Today’s reading begins with an interesting claim:
What happens when barbarians come into contact with a higher culture—the lower culture always accepts first of all the vices, weaknesses, and excesses, and only then, on that basis, finds a certain attraction in the higher culture and eventually, by way of the vices and weaknesses that it has acquired, also accepts some of the overflow of what really has value… (II.99)
This could have become a long political treatise (even if on the surface I disagree with it). Instead, Nietzsche uses this claim to draw a parallel between the actions of barbarians relative to civilization and the delight of readers with their favorite philosopher. And that point, at least, I can agree with. All too often we read something and take away from it confirmation of our own base impulses or bad ideas, rather than what wisdom and virtue we might have gained from that author. We might think of the (possibly apocryphal?) story of H. G. Wells reading Plato’s Republic and thinking to himself that free love sounded like a pretty good plan for a state.
This trend becomes worse when one great thinker does this to another, as Nietzsche thought that Wagner had done to Schopenhauer. And while I cannot speak to the detailed exposition of the relationship between Schopenhauer and Wagner, I can say that Nietzsche is right about all of us being able to sort the bad from the good when reading the works of a great philosopher—otherwise how could we in good conscience read anything by Nietzsche?
Perhaps what we need to do instead of adapting to the worst of great philosophers is to be able to “pay homage” to show our gratitude to them for paving the way for the rest of us. The problem is, when we are on new ground we find it very difficult to do so. New territory (whether philosophically or otherwise) means that the old vocabulary of gratitude no longer is appropriate, and time must be invested in developing something new:
Whole generations are required merely to invent a polite convention for thanks; and it is only very late that we reach the moment when gratitude acquires a kind of spirit and genius. (II.100)
At that point, of course, the person who broke the ground is gone and only his descendants are left—who are quite willing to accept the thanks for the work of that past. (Nietzsche makes no comment on whether or not they are continuing the work.)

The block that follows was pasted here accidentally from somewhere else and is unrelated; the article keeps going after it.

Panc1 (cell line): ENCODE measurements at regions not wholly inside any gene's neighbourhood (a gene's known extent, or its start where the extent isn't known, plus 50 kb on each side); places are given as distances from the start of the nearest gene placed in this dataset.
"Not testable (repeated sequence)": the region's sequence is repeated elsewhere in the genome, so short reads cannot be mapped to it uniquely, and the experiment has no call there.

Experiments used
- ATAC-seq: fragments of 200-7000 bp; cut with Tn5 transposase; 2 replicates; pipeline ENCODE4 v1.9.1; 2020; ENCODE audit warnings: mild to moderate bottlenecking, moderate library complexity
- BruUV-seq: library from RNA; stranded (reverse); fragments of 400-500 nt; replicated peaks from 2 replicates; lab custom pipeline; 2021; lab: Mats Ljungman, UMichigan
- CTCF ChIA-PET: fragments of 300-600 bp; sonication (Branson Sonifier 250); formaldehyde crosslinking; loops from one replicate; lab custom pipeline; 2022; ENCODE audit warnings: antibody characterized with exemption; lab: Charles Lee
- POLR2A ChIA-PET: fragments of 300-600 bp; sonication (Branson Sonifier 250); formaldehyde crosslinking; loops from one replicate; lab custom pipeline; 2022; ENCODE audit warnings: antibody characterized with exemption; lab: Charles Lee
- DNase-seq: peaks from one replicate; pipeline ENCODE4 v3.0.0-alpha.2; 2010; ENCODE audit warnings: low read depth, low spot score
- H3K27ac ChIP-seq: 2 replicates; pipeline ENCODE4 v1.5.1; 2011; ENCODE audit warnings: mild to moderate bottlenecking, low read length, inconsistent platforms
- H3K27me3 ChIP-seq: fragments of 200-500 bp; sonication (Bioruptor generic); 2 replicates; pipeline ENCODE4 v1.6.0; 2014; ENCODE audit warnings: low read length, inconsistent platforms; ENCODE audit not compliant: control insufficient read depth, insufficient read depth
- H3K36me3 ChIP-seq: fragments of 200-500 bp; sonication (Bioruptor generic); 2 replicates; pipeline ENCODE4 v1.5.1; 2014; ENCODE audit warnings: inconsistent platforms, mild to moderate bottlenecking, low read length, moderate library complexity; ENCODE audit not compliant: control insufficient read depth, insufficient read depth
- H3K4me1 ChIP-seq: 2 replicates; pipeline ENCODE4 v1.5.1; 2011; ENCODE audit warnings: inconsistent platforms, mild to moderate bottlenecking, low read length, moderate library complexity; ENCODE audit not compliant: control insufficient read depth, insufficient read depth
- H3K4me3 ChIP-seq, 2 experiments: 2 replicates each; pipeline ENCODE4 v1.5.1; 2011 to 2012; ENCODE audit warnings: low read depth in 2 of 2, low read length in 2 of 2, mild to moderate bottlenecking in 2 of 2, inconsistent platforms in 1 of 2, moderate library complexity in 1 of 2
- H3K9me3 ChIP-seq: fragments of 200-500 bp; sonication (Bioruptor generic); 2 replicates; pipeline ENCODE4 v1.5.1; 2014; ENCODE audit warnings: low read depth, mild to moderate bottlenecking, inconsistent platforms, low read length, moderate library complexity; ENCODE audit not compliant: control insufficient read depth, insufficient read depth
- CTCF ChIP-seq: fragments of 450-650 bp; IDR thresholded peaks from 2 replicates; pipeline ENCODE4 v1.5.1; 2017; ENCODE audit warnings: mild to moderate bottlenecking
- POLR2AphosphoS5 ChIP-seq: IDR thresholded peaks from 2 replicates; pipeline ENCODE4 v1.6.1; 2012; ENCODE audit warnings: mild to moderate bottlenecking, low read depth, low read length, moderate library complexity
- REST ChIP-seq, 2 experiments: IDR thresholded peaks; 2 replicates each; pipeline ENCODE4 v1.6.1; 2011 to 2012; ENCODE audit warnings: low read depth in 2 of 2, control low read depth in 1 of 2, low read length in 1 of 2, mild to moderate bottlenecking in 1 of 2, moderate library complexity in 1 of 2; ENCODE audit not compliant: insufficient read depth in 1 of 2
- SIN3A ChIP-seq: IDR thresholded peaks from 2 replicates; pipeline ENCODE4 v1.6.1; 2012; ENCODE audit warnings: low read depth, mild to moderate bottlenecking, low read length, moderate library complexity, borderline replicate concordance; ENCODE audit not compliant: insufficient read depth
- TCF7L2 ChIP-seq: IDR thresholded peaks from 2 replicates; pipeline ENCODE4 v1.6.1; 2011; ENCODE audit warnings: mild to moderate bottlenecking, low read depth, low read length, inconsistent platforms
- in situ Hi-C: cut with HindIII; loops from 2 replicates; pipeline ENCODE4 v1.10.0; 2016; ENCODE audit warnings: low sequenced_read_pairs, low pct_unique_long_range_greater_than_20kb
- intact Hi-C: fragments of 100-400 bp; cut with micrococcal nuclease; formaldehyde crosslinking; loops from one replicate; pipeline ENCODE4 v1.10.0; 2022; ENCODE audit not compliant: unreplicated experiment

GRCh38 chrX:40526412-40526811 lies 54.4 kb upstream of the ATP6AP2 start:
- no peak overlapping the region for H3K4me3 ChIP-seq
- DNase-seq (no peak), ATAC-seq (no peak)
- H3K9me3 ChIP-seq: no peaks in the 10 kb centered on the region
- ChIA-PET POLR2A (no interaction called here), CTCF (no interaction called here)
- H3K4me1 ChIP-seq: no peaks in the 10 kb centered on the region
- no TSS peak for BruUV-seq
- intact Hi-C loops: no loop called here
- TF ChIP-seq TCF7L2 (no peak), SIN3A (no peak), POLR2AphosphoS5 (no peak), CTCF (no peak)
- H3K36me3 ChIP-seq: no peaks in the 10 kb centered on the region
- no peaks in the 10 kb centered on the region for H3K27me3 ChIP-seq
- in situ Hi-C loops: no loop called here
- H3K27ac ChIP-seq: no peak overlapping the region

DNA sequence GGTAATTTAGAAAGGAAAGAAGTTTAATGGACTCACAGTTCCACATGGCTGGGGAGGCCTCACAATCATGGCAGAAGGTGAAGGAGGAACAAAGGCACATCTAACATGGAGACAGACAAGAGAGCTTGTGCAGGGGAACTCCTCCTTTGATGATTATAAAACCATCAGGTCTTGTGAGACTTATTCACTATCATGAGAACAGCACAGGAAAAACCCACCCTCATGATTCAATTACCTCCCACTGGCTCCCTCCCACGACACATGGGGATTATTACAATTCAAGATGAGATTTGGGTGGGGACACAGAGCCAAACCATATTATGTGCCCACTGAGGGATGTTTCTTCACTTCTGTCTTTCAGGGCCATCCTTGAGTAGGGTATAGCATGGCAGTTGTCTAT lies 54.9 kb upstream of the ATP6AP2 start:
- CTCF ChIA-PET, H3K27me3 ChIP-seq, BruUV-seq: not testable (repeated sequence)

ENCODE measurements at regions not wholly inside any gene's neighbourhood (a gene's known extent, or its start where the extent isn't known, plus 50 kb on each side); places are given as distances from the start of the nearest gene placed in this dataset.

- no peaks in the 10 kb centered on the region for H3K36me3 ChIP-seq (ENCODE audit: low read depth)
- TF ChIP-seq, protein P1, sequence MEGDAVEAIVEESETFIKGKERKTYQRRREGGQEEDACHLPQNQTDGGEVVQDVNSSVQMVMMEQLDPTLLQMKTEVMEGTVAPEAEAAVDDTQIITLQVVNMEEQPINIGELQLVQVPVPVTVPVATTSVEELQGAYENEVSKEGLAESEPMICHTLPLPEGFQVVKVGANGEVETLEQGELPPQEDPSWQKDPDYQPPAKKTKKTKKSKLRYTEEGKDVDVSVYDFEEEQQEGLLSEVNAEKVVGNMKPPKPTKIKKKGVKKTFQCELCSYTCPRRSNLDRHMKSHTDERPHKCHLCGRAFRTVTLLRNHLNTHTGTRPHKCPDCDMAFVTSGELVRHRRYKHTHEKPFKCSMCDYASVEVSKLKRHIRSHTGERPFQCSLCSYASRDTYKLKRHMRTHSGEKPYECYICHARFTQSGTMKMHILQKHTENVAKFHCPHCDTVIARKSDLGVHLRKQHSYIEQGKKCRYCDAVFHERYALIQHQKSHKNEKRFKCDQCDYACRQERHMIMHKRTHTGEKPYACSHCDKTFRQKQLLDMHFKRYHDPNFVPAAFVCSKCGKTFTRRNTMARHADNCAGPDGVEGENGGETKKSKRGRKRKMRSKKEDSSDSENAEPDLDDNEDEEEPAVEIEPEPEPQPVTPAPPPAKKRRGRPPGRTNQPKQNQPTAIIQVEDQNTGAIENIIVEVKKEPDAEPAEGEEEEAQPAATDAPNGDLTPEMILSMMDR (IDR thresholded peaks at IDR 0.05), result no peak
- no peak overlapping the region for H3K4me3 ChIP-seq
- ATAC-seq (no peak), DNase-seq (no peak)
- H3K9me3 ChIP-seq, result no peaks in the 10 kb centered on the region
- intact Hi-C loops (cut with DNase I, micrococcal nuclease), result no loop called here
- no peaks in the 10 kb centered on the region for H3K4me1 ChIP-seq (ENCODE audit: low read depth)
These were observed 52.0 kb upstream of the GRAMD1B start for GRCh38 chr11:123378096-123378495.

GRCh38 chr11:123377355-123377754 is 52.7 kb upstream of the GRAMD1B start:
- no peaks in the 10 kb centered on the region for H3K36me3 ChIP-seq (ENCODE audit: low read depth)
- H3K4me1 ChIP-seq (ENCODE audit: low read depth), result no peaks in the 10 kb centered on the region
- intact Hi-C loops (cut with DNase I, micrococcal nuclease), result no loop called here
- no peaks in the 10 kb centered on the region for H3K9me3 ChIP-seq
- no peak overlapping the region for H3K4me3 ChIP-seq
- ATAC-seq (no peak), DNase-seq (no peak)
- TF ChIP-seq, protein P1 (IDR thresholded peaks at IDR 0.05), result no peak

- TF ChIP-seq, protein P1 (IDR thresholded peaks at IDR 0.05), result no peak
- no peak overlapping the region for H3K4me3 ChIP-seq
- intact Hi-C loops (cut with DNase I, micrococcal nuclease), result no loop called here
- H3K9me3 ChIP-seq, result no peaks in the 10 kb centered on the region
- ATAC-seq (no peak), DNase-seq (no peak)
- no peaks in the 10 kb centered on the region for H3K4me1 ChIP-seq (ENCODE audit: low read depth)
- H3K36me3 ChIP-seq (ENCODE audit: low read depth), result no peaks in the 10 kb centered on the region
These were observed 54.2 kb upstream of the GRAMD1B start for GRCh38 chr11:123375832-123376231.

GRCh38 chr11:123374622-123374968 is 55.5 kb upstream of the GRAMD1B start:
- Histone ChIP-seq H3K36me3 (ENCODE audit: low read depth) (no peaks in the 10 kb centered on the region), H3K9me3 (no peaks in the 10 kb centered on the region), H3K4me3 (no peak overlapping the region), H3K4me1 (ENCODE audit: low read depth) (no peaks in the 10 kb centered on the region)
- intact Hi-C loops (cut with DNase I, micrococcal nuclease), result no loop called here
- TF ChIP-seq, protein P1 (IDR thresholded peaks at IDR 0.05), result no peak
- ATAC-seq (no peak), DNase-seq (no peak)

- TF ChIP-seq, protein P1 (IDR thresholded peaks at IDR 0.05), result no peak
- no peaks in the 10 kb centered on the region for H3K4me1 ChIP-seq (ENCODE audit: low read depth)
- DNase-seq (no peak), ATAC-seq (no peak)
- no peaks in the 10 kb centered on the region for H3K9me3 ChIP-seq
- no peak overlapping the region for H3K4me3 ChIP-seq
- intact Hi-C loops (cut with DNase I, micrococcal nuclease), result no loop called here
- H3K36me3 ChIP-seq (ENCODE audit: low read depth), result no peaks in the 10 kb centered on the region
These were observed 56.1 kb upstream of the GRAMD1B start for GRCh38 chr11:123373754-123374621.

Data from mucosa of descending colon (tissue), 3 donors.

“Gratitude,” then, becomes a point of transition from Nietzsche’s discussion of authors to his discussion of language and speech. Language is related to culture and time—some words and phrases are appropriate at one time and place but inappropriate elsewhere. Or in the same setting in a different culture (II.101). This is a challenge when we are reading the great books of the past, and it means that we need those few dedicated souls who are willing to do the “dirty work” of bringing them into the present even when no one else seems interested (II.102). Clearly this could be the lament of classicists everywhere…
Yet, although language develops over time, the times are themselves influenced by language. Nietzsche gives a quick outline of the development of the modern German language and discusses how its sound influences and is influenced by various speakers and hearers. I’m not a philologist, so I can’t speak much to whether Nietzsche’s history is correct, but Nietzsche’s ideas about language are picked up and run with (at times in quite silly directions) by twentieth-century philosophers.
The same may be said of music and even art in general—though Nietzsche sticks to German music (which he likes) and German artists (which he really likes, on rare occasions). Art captures something true about the beauty of existence, but at the same time is itself shaped by the beauty of existence.
More on Nietzsche on art and music next time.
Coyle Neal is Assistant Professor of Political Science at Southwest Baptist University in Bolivar, Missouri, and cohost of the City of Man podcast.